We all have things that we want to achieve or obtain, but these thoughts remain in our heads until the day we decide and commit to making it happen. The way we can translate our thoughts into something tangible is by making them into goals. Goals are great because they give us a sense of direction, motivation, and focus. However, the problem is figuring out how to set goals and achieve them.
Thankfully, there’s a formula for setting good goals – it’s known as SMART. SMART is an acronym that stands for Specific, Measurable, Achievable, Realistic, and Timely. This is a formula that helps us ensure that our goals are well-structured, achievable, and trackable. With this formula, we can learn how to set goals and achieve them.
How To Set Goals And Achieve Them
Imagine you’re a sales executive and you’d like to have some career progression. Here’s how to set a goal and achieve it.
A bad example of a goal is: “I’d like to get promoted soon”.
A good example of a SMART goal is: “Within 5 years, I’d like to have the network and skills needed to be the head of sales in an MNC that leads at least 30 people across the Southeast-Asia region. I’ll need to take on projects that will give me leadership opportunities, go for additional studies to gain management skills, and network with people from companies that I’d like to be part of.”
Let’s break it down this SMART goal into its components and see how we can set a good SMART goal.
SMART Goals: Specific
Good goals are well-defined, clear, and free of ambiguity. This increases the probability that we will accomplish these goals. When we consider the specificity of a goal, these 5 W’s must be answered:
- What is it that you want to accomplish?
- Why do you want to accomplish this goal?
- Who are the people involved in this goal?
- Where is this goal located?
- Which resources do I need to accomplish this goal?
SMART Goals: Measurable
It’s important that we have specific criteria that allow us to measure our progress. This lets us know how well we’re doing and whether or not we’re making progress towards the accomplishment of the goal, or just spinning our pedals.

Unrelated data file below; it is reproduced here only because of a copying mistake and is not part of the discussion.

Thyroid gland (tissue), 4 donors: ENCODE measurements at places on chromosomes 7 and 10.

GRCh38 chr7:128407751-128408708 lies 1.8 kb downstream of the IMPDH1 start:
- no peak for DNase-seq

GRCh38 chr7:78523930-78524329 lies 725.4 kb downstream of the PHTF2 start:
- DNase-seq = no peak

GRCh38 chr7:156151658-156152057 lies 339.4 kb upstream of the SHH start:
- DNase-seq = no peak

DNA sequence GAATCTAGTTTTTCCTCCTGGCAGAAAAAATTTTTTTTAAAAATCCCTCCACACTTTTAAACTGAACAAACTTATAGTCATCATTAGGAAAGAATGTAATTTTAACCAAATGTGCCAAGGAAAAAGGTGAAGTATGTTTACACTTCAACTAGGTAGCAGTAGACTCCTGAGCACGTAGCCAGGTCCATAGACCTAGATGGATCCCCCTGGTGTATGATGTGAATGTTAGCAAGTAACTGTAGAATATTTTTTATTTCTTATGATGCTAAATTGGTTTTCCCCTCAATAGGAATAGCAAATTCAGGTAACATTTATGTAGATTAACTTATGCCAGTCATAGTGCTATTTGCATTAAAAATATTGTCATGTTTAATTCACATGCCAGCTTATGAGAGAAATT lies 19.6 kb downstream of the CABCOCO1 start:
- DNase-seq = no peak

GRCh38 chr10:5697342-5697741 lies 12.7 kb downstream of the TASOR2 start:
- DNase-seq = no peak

When we see progress, it’s easier for us to stay motivated and focused. Meeting milestones towards our goal gives us a sense of excitement of getting closer to achieving our goal. These are some questions that a measurable goal should address:
- Quantity: How much and how many are we talking about?
- What are the key metrics that will tell you about your progress?
SMART Goals: Achievable
While we want to shoot for the moon, we should have goals that we can figure out ways to achieve. Good goals should stretch us and challenge us, but not overwhelm us and cause us to give up on the goal. Ask yourself these questions:
- How can you achieve this goal?
- What resources and capabilities are needed to achieve this goal?
- What resources are you missing and how can you obtain them?
SMART Goals: Relevant
One important factor on whether we’re setting a good goal is how relevant is it to our lives and our purpose. A goal must matter to us, otherwise we won’t have the interest nor motivation needed to achieve it. Consider these questions when coming up with your SMART goal:
- Is this the right time for you to pursue this goal?
- Is it a worthwhile goal for you to pursue?
- Are you willing to make the sacrifices necessary to achieve this goal?
- Do I have the support that’s necessary (especially if you have a family or other commitments)
SMART Goals: Timely
A well-defined SMART goal has one important element, and that’s a timeline. You need to know when the goal starts, and when you’re expecting to achieve it. If the goal has no element of time to it, then you will not feel a sense of urgency, importance, or motivation to work at the goal. Make your goals timely by setting deadlines for your goals.
HOW TO Apply SMART Goals to Your Life
SMART goals can be applied to all aspects of our lives. Try setting small SMART goals to get familiar with the process of how to set goals and achieve them. This gets the momentum going where you start achieving small goals, then move on to bigger goals.